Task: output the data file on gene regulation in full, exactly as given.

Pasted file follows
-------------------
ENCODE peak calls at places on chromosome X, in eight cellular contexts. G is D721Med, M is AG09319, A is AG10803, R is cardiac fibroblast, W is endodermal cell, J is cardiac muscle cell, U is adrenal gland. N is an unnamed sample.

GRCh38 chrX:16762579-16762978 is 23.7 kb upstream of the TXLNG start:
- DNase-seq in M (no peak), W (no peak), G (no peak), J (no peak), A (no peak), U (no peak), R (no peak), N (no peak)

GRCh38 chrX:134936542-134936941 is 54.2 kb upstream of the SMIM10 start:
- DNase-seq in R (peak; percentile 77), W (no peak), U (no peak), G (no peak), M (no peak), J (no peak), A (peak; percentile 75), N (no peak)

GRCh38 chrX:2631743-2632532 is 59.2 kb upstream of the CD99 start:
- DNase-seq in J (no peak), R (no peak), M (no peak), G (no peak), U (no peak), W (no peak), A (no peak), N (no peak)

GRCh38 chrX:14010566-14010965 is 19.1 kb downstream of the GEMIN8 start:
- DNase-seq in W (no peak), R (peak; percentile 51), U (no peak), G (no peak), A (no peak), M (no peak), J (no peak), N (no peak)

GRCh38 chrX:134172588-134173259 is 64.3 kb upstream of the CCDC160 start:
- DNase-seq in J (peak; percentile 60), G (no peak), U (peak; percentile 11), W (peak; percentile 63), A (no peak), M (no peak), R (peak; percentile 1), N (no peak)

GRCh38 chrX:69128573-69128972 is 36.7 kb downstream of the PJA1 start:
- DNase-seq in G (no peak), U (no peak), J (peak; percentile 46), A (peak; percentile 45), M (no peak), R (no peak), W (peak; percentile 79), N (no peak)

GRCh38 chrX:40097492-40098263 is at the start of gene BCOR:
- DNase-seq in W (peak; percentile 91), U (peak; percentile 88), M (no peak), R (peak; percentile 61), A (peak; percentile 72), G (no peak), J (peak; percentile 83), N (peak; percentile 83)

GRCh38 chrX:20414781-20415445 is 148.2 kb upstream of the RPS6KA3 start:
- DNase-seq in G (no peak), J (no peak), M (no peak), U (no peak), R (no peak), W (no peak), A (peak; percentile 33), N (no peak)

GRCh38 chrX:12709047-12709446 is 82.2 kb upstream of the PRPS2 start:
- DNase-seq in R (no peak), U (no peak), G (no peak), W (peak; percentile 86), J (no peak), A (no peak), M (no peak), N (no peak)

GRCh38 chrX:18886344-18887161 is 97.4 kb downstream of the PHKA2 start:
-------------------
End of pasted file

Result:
ENCODE peak calls at places on chromosome X, in eight cellular contexts. G is D721Med, M is AG09319, A is AG10803, R is cardiac fibroblast, W is endodermal cell, J is cardiac muscle cell, U is adrenal gland. N is an unnamed sample.

GRCh38 chrX:16762579-16762978 is 23.7 kb upstream of the TXLNG start:
- DNase-seq in M (no peak), W (no peak), G (no peak), J (no peak), A (no peak), U (no peak), R (no peak), N (no peak)

GRCh38 chrX:134936542-134936941 is 54.2 kb upstream of the SMIM10 start:
- DNase-seq in R (peak; percentile 77), W (no peak), U (no peak), G (no peak), M (no peak), J (no peak), A (peak; percentile 75), N (no peak)

GRCh38 chrX:2631743-2632532 is 59.2 kb upstream of the CD99 start:
- DNase-seq in J (no peak), R (no peak), M (no peak), G (no peak), U (no peak), W (no peak), A (no peak), N (no peak)

GRCh38 chrX:14010566-14010965 is 19.1 kb downstream of the GEMIN8 start:
- DNase-seq in W (no peak), R (peak; percentile 51), U (no peak), G (no peak), A (no peak), M (no peak), J (no peak), N (no peak)

GRCh38 chrX:134172588-134173259 is 64.3 kb upstream of the CCDC160 start:
- DNase-seq in J (peak; percentile 60), G (no peak), U (peak; percentile 11), W (peak; percentile 63), A (no peak), M (no peak), R (peak; percentile 1), N (no peak)

GRCh38 chrX:69128573-69128972 is 36.7 kb downstream of the PJA1 start:
- DNase-seq in G (no peak), U (no peak), J (peak; percentile 46), A (peak; percentile 45), M (no peak), R (no peak), W (peak; percentile 79), N (no peak)

GRCh38 chrX:40097492-40098263 is at the start of gene BCOR:
- DNase-seq in W (peak; percentile 91), U (peak; percentile 88), M (no peak), R (peak; percentile 61), A (peak; percentile 72), G (no peak), J (peak; percentile 83), N (peak; percentile 83)

GRCh38 chrX:20414781-20415445 is 148.2 kb upstream of the RPS6KA3 start:
- DNase-seq in G (no peak), J (no peak), M (no peak), U (no peak), R (no peak), W (no peak), A (peak; percentile 33), N (no peak)

GRCh38 chrX:12709047-12709446 is 82.2 kb upstream of the PRPS2 start:
- DNase-seq in R (no peak), U (no peak), G (no peak), W (peak; percentile 86), J (no peak), A (no peak), M (no peak), N (no peak)

GRCh38 chrX:18886344-18887161 is 97.4 kb downstream of the PHKA2 start: